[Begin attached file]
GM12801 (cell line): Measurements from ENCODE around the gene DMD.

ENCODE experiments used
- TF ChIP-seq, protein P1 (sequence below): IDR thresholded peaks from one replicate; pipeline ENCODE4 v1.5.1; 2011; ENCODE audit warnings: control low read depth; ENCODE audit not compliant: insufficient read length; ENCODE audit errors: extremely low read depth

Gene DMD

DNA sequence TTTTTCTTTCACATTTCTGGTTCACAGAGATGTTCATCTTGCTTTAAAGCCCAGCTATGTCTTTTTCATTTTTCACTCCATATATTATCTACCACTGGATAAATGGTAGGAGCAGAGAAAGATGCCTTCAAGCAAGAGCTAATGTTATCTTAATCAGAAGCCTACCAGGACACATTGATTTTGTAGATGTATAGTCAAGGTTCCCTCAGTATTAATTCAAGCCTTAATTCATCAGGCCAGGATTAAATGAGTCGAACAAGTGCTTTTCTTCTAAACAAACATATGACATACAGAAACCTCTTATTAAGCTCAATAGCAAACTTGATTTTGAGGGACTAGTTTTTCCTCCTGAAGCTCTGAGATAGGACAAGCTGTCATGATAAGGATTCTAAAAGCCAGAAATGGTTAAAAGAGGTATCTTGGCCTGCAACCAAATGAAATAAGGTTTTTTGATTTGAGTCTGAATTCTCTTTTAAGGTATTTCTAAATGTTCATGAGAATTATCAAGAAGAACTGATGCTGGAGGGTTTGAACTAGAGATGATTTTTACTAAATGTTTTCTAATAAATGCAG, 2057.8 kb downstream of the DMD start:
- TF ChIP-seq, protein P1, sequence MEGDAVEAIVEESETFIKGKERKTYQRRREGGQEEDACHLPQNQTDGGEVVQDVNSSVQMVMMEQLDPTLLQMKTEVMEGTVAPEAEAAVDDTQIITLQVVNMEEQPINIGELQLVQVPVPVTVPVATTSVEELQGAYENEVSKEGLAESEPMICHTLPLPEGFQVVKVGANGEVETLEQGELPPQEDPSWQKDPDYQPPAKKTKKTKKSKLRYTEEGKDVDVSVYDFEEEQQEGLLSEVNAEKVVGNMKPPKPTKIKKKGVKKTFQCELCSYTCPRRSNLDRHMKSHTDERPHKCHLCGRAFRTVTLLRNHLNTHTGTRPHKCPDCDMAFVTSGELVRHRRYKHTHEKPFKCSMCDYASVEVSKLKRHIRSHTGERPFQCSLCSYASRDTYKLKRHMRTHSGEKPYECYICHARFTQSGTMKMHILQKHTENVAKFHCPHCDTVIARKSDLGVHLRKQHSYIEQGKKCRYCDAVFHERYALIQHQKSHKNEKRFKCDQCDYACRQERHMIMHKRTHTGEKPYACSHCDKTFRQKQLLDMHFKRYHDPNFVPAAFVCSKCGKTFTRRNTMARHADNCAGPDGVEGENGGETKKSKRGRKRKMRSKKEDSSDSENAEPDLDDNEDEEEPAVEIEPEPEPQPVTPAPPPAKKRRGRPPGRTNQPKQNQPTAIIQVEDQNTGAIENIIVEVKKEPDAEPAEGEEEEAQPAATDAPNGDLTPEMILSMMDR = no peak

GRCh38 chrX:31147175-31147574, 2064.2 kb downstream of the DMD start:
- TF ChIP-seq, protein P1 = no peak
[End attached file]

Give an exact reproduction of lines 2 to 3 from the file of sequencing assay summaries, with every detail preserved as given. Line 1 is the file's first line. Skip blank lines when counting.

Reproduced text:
ENCODE experiments used
- TF ChIP-seq, protein P1 (sequence below): IDR thresholded peaks from one replicate; pipeline ENCODE4 v1.5.1; 2011; ENCODE audit warnings: control low read depth; ENCODE audit not compliant: insufficient read length; ENCODE audit errors: extremely low read depth